Within the Pinus ayacahuite article...

var. veitchii Shaw

P. veitchii Roezl, nom .
P. bonapartea Roezl ex Gard. Chron.
P. loudoniana Gord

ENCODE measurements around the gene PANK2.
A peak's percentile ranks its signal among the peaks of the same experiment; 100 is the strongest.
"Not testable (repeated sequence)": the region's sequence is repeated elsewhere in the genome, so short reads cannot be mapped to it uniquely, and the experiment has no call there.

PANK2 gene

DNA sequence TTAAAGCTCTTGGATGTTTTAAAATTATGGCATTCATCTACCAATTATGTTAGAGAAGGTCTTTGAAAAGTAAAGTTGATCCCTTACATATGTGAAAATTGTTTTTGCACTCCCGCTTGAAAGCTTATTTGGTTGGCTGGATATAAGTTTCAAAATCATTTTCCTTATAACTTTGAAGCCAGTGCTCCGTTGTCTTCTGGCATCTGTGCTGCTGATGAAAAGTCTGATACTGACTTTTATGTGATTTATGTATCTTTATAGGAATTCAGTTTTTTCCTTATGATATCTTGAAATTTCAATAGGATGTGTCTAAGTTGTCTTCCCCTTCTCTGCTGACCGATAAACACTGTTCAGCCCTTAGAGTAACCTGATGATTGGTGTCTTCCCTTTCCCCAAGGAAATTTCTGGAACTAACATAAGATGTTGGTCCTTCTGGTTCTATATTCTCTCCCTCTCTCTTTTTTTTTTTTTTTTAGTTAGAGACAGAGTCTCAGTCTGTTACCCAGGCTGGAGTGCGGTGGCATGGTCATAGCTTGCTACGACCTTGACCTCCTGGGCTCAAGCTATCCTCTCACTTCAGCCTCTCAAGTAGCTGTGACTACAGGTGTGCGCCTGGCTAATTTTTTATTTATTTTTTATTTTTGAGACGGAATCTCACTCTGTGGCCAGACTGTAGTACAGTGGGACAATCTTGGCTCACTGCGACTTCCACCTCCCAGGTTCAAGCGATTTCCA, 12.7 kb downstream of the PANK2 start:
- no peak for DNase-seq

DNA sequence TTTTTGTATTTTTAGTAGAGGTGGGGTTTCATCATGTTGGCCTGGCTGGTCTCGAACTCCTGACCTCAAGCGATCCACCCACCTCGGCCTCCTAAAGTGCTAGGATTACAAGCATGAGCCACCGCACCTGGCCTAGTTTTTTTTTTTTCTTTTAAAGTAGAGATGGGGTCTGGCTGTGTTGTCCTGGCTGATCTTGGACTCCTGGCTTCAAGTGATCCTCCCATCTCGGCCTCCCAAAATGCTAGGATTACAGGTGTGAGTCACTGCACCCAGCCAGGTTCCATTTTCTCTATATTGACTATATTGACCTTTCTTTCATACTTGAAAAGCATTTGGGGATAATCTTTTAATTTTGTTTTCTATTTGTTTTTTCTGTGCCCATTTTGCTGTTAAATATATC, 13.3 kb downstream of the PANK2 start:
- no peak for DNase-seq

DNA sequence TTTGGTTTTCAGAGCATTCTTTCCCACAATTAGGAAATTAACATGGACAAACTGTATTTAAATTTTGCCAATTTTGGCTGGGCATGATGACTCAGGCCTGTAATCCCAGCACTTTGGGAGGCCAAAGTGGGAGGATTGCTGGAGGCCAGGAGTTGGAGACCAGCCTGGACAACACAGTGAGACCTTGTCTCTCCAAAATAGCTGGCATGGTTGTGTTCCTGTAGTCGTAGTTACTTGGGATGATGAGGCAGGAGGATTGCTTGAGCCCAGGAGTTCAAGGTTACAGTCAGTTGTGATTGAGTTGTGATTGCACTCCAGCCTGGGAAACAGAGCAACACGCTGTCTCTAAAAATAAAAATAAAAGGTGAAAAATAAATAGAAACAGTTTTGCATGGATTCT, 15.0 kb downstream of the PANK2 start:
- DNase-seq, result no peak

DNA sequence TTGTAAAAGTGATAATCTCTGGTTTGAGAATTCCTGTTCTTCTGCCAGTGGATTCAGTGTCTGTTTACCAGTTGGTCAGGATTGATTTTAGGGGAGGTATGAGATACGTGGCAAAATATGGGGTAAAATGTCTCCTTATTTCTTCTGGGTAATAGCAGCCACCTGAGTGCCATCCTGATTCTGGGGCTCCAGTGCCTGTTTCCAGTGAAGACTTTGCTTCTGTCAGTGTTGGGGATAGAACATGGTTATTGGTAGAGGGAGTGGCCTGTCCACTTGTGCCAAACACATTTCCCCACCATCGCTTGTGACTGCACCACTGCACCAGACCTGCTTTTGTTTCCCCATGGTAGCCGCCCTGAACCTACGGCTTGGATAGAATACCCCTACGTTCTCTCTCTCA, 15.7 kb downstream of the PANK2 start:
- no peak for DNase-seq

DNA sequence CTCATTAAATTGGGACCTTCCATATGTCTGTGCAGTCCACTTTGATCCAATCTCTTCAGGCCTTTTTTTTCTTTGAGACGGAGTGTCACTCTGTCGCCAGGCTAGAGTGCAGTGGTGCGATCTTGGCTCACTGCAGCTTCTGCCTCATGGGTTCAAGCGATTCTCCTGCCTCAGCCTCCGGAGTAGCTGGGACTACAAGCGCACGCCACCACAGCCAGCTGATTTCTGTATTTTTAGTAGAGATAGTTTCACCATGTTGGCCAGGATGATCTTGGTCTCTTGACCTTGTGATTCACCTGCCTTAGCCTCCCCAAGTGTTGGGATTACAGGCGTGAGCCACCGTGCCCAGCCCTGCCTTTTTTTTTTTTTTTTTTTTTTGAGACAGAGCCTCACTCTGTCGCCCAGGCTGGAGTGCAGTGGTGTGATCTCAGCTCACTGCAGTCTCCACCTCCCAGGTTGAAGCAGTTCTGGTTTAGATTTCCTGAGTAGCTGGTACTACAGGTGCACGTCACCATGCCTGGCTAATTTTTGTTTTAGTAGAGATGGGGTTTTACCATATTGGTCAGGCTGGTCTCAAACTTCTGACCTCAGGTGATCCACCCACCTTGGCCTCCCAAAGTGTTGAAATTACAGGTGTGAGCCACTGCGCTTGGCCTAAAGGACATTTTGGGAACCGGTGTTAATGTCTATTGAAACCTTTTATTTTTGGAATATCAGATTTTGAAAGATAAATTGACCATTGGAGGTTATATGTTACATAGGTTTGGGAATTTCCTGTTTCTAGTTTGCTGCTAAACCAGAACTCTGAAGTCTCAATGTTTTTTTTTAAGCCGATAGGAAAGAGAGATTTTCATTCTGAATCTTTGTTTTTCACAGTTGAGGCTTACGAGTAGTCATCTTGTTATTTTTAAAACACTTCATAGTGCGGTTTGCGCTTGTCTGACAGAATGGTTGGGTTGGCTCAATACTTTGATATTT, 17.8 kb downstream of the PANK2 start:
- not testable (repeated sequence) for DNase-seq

Body of seed relatively larger, about {1/2} in. long, wing shorter and relatively broader, about {1/2} in. long. Cones sometimes as long as 15 in., with scales 1{1/8} to 1{1/4} in. wide. According to Martinez there is the further difference that the scales are thicker and stronger than in the typical state of the species. This variety is apparently confined to central Mexico, where intermediate forms also occur (Martinez).P. ayacahuite and the var. veitchii are both likely to vary in hardiness, according to provenance. The famous tree at Westonbirt is now decrepit and no longer bears cones, but at one time it coned freely and many seedlings were raised from it (some of which proved to be hybrid; see P. × holfordiana). This tree certainly belongs to the var. veitchii; Shaw, who saw cones from it in the Herbarium of the Arnold Arboretum, actually cites it in his description of var. veitchii. The statement by Elwes and Henry that var. veitchii is tender probably refers to the original introduction by Roezl (as P. veitchii).Among the largest or oldest specimens of P. ayacahuite (some may be var. veitchii) are: Kew, pl. 1873, 54 × 3{1/2} ft (1974) and another, possibly a seedling of the Westonbirt tree, pl. 1904, 49 × 4{1/2} ft (1966); R.H.S. Pinetum, Wisley, Surrey, 62 × 7{1/4} ft (1969); Hergest Croft, Heref., pl. 1916, 60 × 6 ft (1968); Bicton, Devon, 88 × 7{1/2} ft and 78 × 8{3/4} ft (1968); Bodnant, Denb., pl. 1902, 64 × 10{3/4} ft and 71 × 10{1/2} ft (1974); Fota, Co. Cork, Eire, pl. 1902, 60 × 7{3/4} ft (1966).The Westonbirt specimen of var. veitchii, mentioned above, has lost its top; it measured 62 × 6{3/4} ft in 1909 and is now 8{1/2} ft in girth (1971).


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